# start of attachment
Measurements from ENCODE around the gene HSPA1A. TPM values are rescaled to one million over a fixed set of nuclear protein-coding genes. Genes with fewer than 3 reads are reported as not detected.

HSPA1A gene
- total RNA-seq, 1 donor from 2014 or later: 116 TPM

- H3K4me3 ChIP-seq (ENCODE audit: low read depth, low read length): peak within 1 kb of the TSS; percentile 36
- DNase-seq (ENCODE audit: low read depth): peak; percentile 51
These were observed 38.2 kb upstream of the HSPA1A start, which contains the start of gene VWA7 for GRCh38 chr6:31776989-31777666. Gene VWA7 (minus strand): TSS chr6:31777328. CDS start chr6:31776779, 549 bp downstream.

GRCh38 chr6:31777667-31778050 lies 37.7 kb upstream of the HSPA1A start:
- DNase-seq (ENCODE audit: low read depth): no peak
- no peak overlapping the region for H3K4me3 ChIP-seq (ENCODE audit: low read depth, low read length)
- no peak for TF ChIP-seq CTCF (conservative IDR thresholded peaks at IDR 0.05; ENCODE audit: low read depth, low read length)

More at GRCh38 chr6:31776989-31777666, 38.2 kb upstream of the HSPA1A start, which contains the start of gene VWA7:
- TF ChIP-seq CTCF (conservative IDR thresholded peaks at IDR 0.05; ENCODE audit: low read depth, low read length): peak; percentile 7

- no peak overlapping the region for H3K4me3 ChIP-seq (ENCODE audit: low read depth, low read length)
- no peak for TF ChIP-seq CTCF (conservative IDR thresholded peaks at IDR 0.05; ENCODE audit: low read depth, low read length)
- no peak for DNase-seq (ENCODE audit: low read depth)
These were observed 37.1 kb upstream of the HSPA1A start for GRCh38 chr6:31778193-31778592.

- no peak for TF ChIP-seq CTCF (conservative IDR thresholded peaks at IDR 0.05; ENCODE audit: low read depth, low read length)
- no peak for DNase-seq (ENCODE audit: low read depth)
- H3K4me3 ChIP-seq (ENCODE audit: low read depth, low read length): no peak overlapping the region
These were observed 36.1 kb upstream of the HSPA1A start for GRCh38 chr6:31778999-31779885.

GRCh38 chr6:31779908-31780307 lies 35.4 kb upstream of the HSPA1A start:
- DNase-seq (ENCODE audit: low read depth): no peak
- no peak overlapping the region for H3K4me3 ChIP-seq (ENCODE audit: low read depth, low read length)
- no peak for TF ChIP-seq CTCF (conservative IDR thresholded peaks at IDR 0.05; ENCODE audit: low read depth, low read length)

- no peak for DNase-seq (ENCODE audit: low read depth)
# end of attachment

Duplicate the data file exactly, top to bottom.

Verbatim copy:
Measurements from ENCODE around the gene HSPA1A. TPM values are rescaled to one million over a fixed set of nuclear protein-coding genes. Genes with fewer than 3 reads are reported as not detected.

HSPA1A gene
- total RNA-seq, 1 donor from 2014 or later: 116 TPM

- H3K4me3 ChIP-seq (ENCODE audit: low read depth, low read length): peak within 1 kb of the TSS; percentile 36
- DNase-seq (ENCODE audit: low read depth): peak; percentile 51
These were observed 38.2 kb upstream of the HSPA1A start, which contains the start of gene VWA7 for GRCh38 chr6:31776989-31777666. Gene VWA7 (minus strand): TSS chr6:31777328. CDS start chr6:31776779, 549 bp downstream.

GRCh38 chr6:31777667-31778050 lies 37.7 kb upstream of the HSPA1A start:
- DNase-seq (ENCODE audit: low read depth): no peak
- no peak overlapping the region for H3K4me3 ChIP-seq (ENCODE audit: low read depth, low read length)
- no peak for TF ChIP-seq CTCF (conservative IDR thresholded peaks at IDR 0.05; ENCODE audit: low read depth, low read length)

More at GRCh38 chr6:31776989-31777666, 38.2 kb upstream of the HSPA1A start, which contains the start of gene VWA7:
- TF ChIP-seq CTCF (conservative IDR thresholded peaks at IDR 0.05; ENCODE audit: low read depth, low read length): peak; percentile 7

- no peak overlapping the region for H3K4me3 ChIP-seq (ENCODE audit: low read depth, low read length)
- no peak for TF ChIP-seq CTCF (conservative IDR thresholded peaks at IDR 0.05; ENCODE audit: low read depth, low read length)
- no peak for DNase-seq (ENCODE audit: low read depth)
These were observed 37.1 kb upstream of the HSPA1A start for GRCh38 chr6:31778193-31778592.

- no peak for TF ChIP-seq CTCF (conservative IDR thresholded peaks at IDR 0.05; ENCODE audit: low read depth, low read length)
- no peak for DNase-seq (ENCODE audit: low read depth)
- H3K4me3 ChIP-seq (ENCODE audit: low read depth, low read length): no peak overlapping the region
These were observed 36.1 kb upstream of the HSPA1A start for GRCh38 chr6:31778999-31779885.

GRCh38 chr6:31779908-31780307 lies 35.4 kb upstream of the HSPA1A start:
- DNase-seq (ENCODE audit: low read depth): no peak
- no peak overlapping the region for H3K4me3 ChIP-seq (ENCODE audit: low read depth, low read length)
- no peak for TF ChIP-seq CTCF (conservative IDR thresholded peaks at IDR 0.05; ENCODE audit: low read depth, low read length)

- no peak for DNase-seq (ENCODE audit: low read depth)